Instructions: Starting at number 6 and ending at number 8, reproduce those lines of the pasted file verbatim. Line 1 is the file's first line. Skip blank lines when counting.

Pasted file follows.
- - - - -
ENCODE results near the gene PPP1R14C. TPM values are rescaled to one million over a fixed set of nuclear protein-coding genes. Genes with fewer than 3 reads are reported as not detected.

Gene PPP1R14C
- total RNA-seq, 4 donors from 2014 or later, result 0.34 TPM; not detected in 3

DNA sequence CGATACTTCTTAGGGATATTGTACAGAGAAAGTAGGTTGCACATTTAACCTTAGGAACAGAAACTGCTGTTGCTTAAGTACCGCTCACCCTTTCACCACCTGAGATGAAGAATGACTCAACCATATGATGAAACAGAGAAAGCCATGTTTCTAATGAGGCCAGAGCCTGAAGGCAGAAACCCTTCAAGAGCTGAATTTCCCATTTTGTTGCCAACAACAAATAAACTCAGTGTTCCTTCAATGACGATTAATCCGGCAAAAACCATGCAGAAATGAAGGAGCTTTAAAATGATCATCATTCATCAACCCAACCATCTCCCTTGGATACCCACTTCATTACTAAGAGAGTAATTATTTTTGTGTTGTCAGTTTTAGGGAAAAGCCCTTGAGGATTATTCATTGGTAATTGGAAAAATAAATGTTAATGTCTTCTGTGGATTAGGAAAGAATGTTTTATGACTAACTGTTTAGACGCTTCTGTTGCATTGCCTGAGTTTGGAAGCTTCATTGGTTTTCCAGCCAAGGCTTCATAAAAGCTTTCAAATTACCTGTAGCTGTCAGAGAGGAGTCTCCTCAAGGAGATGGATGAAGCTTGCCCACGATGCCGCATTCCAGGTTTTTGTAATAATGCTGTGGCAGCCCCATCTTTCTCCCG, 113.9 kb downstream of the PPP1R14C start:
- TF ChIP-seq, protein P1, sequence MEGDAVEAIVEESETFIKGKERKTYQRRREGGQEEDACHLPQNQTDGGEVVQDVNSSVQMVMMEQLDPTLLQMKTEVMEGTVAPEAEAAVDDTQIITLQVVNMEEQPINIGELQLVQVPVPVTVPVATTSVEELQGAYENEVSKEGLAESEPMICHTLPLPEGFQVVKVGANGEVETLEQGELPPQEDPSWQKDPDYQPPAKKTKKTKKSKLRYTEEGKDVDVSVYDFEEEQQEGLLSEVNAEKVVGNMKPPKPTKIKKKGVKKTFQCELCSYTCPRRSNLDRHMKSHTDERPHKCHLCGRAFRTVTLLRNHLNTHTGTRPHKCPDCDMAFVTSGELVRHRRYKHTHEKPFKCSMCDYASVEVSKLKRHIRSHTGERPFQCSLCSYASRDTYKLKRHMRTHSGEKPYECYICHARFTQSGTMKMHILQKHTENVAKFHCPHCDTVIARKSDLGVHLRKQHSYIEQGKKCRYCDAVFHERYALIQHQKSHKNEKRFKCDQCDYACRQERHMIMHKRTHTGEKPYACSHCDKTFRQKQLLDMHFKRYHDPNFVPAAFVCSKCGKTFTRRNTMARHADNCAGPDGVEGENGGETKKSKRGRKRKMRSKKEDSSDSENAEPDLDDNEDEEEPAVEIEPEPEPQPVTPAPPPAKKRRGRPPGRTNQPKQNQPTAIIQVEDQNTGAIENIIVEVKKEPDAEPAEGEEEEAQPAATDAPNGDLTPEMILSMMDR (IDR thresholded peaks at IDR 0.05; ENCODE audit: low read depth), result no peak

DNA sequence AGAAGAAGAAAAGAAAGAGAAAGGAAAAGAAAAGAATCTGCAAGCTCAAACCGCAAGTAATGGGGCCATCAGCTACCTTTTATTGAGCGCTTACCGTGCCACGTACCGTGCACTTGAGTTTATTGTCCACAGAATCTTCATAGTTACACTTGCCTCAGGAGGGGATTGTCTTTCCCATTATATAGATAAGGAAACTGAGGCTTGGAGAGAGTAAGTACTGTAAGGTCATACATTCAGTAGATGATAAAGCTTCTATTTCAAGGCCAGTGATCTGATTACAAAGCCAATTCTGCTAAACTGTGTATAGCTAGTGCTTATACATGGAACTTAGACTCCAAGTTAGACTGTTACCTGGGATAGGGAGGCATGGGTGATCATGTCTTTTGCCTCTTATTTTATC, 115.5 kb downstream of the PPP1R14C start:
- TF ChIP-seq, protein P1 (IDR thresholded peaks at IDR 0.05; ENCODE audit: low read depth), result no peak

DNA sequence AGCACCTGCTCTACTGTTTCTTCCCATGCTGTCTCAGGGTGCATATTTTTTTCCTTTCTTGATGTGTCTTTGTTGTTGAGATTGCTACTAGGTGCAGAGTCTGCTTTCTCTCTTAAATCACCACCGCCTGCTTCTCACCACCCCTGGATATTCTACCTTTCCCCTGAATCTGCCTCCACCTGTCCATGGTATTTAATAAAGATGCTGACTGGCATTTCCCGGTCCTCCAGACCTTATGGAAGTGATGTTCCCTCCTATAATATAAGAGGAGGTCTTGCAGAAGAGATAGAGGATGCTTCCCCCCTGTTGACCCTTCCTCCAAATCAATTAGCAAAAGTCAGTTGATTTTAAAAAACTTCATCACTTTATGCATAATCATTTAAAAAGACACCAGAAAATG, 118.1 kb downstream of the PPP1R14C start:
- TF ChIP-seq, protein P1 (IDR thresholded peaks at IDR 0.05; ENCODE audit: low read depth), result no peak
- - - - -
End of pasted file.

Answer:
DNA sequence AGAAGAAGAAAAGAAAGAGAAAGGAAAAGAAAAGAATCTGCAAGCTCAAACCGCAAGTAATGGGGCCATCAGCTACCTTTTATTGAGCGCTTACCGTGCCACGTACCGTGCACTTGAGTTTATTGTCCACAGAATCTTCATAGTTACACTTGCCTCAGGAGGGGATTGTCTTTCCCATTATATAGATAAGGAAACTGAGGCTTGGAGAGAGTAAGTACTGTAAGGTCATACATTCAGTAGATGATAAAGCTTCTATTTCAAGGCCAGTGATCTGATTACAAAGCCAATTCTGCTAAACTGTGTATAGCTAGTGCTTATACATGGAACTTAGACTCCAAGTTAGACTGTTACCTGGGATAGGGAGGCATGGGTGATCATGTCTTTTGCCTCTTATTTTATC, 115.5 kb downstream of the PPP1R14C start:
- TF ChIP-seq, protein P1 (IDR thresholded peaks at IDR 0.05; ENCODE audit: low read depth), result no peak

DNA sequence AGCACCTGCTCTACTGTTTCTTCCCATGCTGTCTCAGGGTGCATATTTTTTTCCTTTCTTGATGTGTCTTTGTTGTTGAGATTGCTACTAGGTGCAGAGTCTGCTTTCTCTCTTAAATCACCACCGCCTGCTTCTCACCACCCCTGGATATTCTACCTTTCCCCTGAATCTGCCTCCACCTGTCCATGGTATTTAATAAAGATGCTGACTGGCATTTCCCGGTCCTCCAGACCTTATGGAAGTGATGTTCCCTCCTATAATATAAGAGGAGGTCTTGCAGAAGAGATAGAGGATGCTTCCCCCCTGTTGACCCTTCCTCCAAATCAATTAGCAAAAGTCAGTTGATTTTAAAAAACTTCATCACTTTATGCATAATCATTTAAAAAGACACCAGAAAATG, 118.1 kb downstream of the PPP1R14C start: